Normally, I don’t get emotional at work but today was an exception. I do hear sad news, sometimes heartbreaking, news daily. Today was really no different except that what moved me, what made me emotional, was actually something so happy.
You see, I work with one amazing woman who deeply cares and does all she can for her English-learning students. So, this love and enthusiasm has spread to me and whenever I can, I try to do my tiny part and take in used clothes and shoes for these students to take home. She basically has one corner of her classroom as a mini-Goodwill, with shirts, pants, and sometimes shoes too.
Last week, I took in my children’s used shoes and clothes and within no time, they were all gone. I saw a young African boy proudly wearing his ‘new’ black North Face fleece all zipped up sitting in his classroom. (My son smiled when I told him about this yesterday). Then today, I really was moved.
While picking up students in the cafeteria, I saw a new African refugee student, who happens to share my daughter’s name, waiting in the lunch line. She must be at least 9, and there she was wearing my 7-year old’s too-small purple shirt. The shirt that my 1st grader had outgrown was now being worn by a 4th grader. The long-sleeves were not so long, and I began tearing up when she sweetly (and always sweetly) smiled at me.
When I looked again, I then noticed her shoes. They were my son’s old, black Nike basketball shoes. He had outgrown those too, and he’s in third grade. And, there she was, smiling widely, having gone through who-knows-what to get here, to America. And she is just happy as can be, wearing clothes and shoes that don’t fit.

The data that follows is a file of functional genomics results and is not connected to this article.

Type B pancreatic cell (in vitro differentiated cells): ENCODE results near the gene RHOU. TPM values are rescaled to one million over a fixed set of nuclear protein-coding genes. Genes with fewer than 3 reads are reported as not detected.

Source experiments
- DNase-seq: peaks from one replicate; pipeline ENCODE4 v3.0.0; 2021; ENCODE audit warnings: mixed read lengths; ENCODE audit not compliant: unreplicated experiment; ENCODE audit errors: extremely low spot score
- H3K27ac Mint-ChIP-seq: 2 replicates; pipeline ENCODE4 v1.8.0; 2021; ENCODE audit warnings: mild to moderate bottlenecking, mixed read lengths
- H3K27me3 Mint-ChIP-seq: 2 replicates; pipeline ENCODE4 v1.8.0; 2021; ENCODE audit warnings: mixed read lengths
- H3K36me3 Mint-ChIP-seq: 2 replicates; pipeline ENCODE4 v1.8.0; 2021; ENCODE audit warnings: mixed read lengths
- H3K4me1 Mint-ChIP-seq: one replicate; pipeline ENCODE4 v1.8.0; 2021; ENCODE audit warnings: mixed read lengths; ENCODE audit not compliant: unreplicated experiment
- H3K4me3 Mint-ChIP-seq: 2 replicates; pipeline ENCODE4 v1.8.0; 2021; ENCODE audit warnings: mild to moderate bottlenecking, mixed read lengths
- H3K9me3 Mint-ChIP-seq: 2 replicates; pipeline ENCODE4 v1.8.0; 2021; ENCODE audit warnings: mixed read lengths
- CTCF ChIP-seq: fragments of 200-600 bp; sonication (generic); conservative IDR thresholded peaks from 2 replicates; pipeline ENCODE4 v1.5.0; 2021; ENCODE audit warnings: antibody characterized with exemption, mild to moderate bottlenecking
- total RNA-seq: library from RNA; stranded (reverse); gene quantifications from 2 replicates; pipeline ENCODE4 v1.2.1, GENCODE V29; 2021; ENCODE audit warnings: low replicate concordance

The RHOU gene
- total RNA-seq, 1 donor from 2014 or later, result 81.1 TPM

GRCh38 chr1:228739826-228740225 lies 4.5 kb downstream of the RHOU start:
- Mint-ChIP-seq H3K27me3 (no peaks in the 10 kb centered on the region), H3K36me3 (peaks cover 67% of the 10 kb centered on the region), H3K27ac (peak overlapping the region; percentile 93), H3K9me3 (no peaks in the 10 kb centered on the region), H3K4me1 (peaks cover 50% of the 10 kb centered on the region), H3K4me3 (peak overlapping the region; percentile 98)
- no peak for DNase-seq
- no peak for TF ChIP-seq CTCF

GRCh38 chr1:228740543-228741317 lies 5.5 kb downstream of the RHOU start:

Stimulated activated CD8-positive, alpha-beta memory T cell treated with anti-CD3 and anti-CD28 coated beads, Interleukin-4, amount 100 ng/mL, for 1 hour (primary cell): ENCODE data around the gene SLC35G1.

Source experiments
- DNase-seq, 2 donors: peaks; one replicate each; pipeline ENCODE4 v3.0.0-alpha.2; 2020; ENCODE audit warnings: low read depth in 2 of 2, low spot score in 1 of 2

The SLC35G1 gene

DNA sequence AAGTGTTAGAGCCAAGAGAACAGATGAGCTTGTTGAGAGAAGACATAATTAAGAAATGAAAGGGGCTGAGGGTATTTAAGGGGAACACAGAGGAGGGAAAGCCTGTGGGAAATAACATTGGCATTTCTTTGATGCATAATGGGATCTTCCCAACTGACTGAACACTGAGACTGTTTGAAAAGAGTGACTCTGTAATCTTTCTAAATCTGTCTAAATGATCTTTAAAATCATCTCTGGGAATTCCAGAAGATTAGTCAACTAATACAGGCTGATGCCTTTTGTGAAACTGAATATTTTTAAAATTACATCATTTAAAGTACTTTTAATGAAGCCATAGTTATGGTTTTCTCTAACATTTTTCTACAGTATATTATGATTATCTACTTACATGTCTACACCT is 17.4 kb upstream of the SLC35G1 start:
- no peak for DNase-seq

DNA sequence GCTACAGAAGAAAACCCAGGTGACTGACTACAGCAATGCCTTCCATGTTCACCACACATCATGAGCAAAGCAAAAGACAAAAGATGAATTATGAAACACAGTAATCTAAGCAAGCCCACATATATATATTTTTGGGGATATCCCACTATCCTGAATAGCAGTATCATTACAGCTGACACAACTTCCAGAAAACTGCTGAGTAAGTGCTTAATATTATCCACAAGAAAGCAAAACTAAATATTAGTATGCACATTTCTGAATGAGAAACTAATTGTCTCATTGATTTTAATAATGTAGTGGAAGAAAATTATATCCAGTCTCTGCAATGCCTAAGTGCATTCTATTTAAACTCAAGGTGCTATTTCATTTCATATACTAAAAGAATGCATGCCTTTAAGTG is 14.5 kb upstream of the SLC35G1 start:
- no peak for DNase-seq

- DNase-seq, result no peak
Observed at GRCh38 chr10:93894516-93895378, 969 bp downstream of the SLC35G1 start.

Reality check. I took my deep breathes to keep from crying.
Why did this move me so much? It’s not sad; she wasn’t sad. In fact, she is showing the world how happy she is. She is proud, just like the other African boy I saw today wearing a girl’s pink coat. Like the other new boy who wears worn girl’s pink tennis shoes. Like her little bother wearing his ‘new’ fleece zipped up tight inside.
And, I think that’s why it moved me. Because that’s gratitude. It’s simply inspiring. It is reminder of what we can and cannot live without. We are so very fortunate in this country. It’s a reminder that every day we have the opportunity to help others. (I have 2 friends that routinely help me out and start this chain of clothing kindness by passing down cute girl’s clothing to my Anna. Thank you, Jennifer and Chantelle! Another friend went out of her way to sort and deliver boy’s clothing and shoes to my school today to also help these children. Thanks, Libby!) It’s a reminder that living here in America and having a safe school is simply something to be happy about. (Thank you, God.)